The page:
Palaeolithic Cave Art at Creswell Crags in European Context

By Paul Pettitt; Paul Bahn et al. | Go to book overview

8
Cultural Context and Form of Some of the
Creswell Images: An Interpretative Model

Paul. B. Pettitt


INTRODUCTION

Since Dorothy Garrod (1926) coined the term 'Creswellian' to describe the British Late Upper Palaeolithic archaeology and in doing so emphasized its differences from the contemporary Late Magdalenian, the degree of connectedness of British Late Glacial hunter-gatherers with those of the continental mainland has been debated. Garrod pointed to the robust local tradition of single and double obliquely truncated backed pieces—Creswell and Cheddar Points respectively—and emphasized their dissimilarity, warranting in her opinion a separate taxonomie classification for the 'provincial' archaeology of Britain. Jacobi (1991) was the first to realize the problems with such a 'splitting' perspective, noting how the main type fossils of the Creswellian could be found among continental assemblages. While to a certain degree the problem can be seen as deriving from the specific culture-historical paradigm that Garrod was working within (Charles 1999), the degree of connection

I am grateful for a British Academy small research grant which enabled my study of the
Gönnersdorf and Andernach material. I am especially grateful to Sabine Gaudzinski, Director of
the Forschungsbereich Altsteinzeit of the Römisch-Germanisches Zentralmuseum for allowing me
access to the material, and colleagues at this institution, in particular Lutz Kindler, Elaine Turner,
Martin Street, Olaf Joris and Martina Sensberg, for making my stay so profitable and enjoyable.
Gerhardt Bosinski very kindly gave me permission to reproduce Gönnersdorf and Andernach
illustrations. John Clegg kindly passed on his experience of making formal analogies in rock art
studies. Ian Wall and the staff of the Creswell Crags Visitor Centre continue to provide a friendly
and pleasant context in which to work: long may our collaborations continue. Roger Jacobi and
Paul Bahn kindly offered comments on a previous draft and information essential to the model.
I am, of course, very aware that the model represents my own views: I can only hope that
colleagues don't think that the concentration on naked women says more about me than about
the Magdalenians!

-112-

Notes for this page

Add a new note
If you are trying to select text to create highlights or citations, remember that you must now click or tap on the first word, and then click or tap on the last word.
One moment ...
Default project is now your active project.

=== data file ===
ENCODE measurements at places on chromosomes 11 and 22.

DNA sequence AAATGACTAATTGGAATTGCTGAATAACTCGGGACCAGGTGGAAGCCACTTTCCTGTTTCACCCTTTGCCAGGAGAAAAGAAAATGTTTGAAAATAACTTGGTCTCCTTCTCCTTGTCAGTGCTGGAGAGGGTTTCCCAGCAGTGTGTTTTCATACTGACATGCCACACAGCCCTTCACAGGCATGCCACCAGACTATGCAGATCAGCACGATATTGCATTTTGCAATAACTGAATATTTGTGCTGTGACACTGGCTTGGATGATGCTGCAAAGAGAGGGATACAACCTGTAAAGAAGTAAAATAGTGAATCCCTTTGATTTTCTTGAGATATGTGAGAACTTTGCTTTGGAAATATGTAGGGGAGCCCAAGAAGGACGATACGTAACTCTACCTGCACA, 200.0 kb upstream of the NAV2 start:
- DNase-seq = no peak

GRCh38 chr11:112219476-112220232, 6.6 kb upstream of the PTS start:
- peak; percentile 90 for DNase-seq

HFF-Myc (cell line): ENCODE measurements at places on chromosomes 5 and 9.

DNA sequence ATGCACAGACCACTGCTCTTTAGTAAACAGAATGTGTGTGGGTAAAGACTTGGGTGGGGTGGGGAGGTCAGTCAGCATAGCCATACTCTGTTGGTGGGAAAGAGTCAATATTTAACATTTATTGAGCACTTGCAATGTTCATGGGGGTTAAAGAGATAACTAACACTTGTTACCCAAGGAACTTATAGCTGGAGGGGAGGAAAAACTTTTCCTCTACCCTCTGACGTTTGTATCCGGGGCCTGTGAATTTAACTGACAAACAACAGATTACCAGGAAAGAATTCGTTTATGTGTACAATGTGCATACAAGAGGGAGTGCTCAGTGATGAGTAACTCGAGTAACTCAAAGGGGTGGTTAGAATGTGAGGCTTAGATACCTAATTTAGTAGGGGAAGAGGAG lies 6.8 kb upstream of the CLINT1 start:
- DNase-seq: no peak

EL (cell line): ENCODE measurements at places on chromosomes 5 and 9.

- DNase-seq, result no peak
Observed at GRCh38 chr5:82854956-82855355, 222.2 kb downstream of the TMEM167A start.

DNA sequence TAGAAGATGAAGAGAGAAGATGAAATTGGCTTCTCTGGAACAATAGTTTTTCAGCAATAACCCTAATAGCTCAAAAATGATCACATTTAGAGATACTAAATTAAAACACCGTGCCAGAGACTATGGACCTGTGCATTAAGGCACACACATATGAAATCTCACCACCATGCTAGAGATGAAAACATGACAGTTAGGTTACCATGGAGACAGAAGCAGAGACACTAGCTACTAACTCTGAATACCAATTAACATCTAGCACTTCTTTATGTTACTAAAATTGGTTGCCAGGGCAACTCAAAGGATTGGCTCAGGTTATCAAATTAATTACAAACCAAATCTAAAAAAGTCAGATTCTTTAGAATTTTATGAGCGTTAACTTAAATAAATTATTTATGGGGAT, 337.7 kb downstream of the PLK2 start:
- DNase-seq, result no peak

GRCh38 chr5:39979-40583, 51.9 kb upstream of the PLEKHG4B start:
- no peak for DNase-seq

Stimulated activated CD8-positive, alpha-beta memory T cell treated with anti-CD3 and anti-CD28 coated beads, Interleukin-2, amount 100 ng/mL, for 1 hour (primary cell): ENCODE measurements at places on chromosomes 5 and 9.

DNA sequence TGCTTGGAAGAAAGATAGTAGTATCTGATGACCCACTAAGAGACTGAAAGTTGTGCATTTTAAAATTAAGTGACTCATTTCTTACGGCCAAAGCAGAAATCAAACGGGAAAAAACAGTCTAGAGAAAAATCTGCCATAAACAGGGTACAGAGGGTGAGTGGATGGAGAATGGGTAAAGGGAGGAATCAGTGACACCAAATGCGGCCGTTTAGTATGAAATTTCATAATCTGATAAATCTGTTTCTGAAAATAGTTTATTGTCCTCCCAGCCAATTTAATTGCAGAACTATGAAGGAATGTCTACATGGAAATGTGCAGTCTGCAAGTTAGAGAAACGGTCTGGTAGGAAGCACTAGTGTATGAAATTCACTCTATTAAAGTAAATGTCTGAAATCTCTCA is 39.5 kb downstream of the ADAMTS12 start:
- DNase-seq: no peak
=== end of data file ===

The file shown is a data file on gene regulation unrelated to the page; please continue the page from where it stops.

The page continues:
Project items

Items saved from this book

This book has been saved
Highlights (0)
Some of your highlights are legacy items.

Highlights saved before July 30, 2012 will not be displayed on their respective source pages.

You can easily re-create the highlights by opening the book page or article, selecting the text, and clicking “Highlight.”

Citations (0)
Some of your citations are legacy items.

Any citation created before July 30, 2012 will labeled as a “Cited page.” New citations will be saved as cited passages, pages or articles.

We also added the ability to view new citations from your projects or the book or article where you created them.

Notes (0)
Bookmarks (0)

You have no saved items from this book

Project items include:
  • Saved book/article
  • Highlights
  • Quotes/citations
  • Notes
  • Bookmarks
Notes
Cite this page

Cited page

Style
Citations are available only to our active members.
Sign up now to cite pages or passages in MLA, APA and Chicago citation styles.

(Einhorn, 1992, p. 25)

(Einhorn 25)

1

1. Lois J. Einhorn, Abraham Lincoln, the Orator: Penetrating the Lincoln Legend (Westport, CT: Greenwood Press, 1992), 25, http://www.questia.com/read/27419298.

Cited page

Bookmark this page
Palaeolithic Cave Art at Creswell Crags in European Context
Table of contents

Table of contents

Settings

Settings

Typeface
Text size Smaller Larger Reset View mode
Search within

Search within this book

Look up

Look up a word

  • Dictionary
  • Thesaurus
Please submit a word or phrase above.
Print this page

Print this page

Why can't I print more than one page at a time?

Help
Full screen
/ 292

matching results for page

    Questia reader help

    How to highlight and cite specific passages

    1. Click or tap the first word you want to select.
    2. Click or tap the last word you want to select, and you’ll see everything in between get selected.
    3. You’ll then get a menu of options like creating a highlight or a citation from that passage of text.

    OK, got it!

    Cited passage

    Style
    Citations are available only to our active members.
    Sign up now to cite pages or passages in MLA, APA and Chicago citation styles.

    "Portraying himself as an honest, ordinary person helped Lincoln identify with his audiences." (Einhorn, 1992, p. 25).

    "Portraying himself as an honest, ordinary person helped Lincoln identify with his audiences." (Einhorn 25)

    "Portraying himself as an honest, ordinary person helped Lincoln identify with his audiences."1

    1. Lois J. Einhorn, Abraham Lincoln, the Orator: Penetrating the Lincoln Legend (Westport, CT: Greenwood Press, 1992), 25, http://www.questia.com/read/27419298.

    Cited passage

    Thanks for trying Questia!

    Please continue trying out our research tools, but please note, full functionality is available only to our active members.

    Your work will be lost once you leave this Web page.

    For full access in an ad-free environment, sign up now for a FREE, 1-day trial.

    Already a member? Log in now.